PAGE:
Meat and Evolution: Is Meat-Eating Natural?
Every vegan and vegetarian has probably heard this old chestnut before: humans are “natural carnivores” and we have “evolved” to be meat-eaters. It’s the kind of conversation that seems to come up most often at the dinner table, instigated by a confrontational or defensive family member or friend, and the discussion never seems to reach a reasonable conclusion. While there is no doubt that the consumption of meat has been “rich in social and cultural meaning” over the course of many millennia, the way that humans produce and consume meat has changed drastically over the last several centuries. Most animal advocates would agree that the questionable “evolution” humans have made towards eating meat, is now outweighed by the development of ethics and understanding of sentience in other animals.
This study looks at human history from a zoomed-out perspective, trying to comprehend the so-called “natural” aspects of eating meat, with the aim of understanding how humans will deal with impending problems of sustainability related to industrial meat production. It should be noted up-front that this paper is staunchly pro-meat, and should be read as inherently biased. The authors state that there are numerous levels at which meat has played a role in human activity, such as its cultural and religious implications and ethics, its use in social differentiation and hierarchy, its nutritional significance, and much more. The researchers employ Maslow’s “hierarchy of needs” to claim that in the Paleolithic era, meat had an “indispensable physiological meaning and dietary relevance” to early humans, and “fulfilled basic needs.” Now, however, when lifestyles and food production have changed drastically, the authors note that consuming meat may not still have a “biological urgency today.”
The authors claim that there could have been evolutionary benefits to eating meat for early humans that still reverberate and manifest as “meat hunger” in the present era. However, they note that meat cravings, and food cravings in general, are a complex phenomenon that come from a complicated mix of “cognitive, conditioning, and emotional processes,” that can’t be simply boiled down to some kind of biological / evolutionary drive. Indeed, the authors say that dietary choices (and preferences) may be “overruled by socio-cultural factors” and note that some studies have directly challenged the idea that meat cravings are biologically ingrained in us. The consensus seems to be that eating meat may have had biological importance at some point, but that it’s more of a cultural phenomenon. Humans gravitate towards meat because of tradition, and socio-cultural pressure, as opposed to some bio-drive. In other words, “meat hunger” is likely based on cultural conditioning and the need to reinforce group politics; this makes it malleable over time, not a fixed issue.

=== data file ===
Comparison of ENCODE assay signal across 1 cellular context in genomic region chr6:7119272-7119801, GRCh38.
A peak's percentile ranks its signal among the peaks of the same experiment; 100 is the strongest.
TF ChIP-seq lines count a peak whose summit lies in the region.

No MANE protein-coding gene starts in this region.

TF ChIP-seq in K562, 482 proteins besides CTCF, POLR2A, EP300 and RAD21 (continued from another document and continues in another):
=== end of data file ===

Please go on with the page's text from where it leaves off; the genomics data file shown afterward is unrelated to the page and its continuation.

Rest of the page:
No matter what meat has signified for humans in the past, we have come into a new era of intensive and unsustainable meat production, with all of the welfare, environmental, and social problems that go along with it. Though it may be an interesting thought experiment, the question of whether or not meat eating is “natural” is, at best, a moot point and, at worst, an ethical dodge. This article is useful for advocates in the sense that it allows us to sharpen our minds and become familiar with the common arguments in favor of “natural” meat eating. Indeed, though we may disagree with many of the ideas in this study, it offers a fascinating glimpse into the diverse and often contradictory ways that people will try to justify tradition. If we want to anticipate and address our critics, whether at the dinner table, out leafletting, or in other contexts, familiarizing ourselves with the counterarguments is crucial.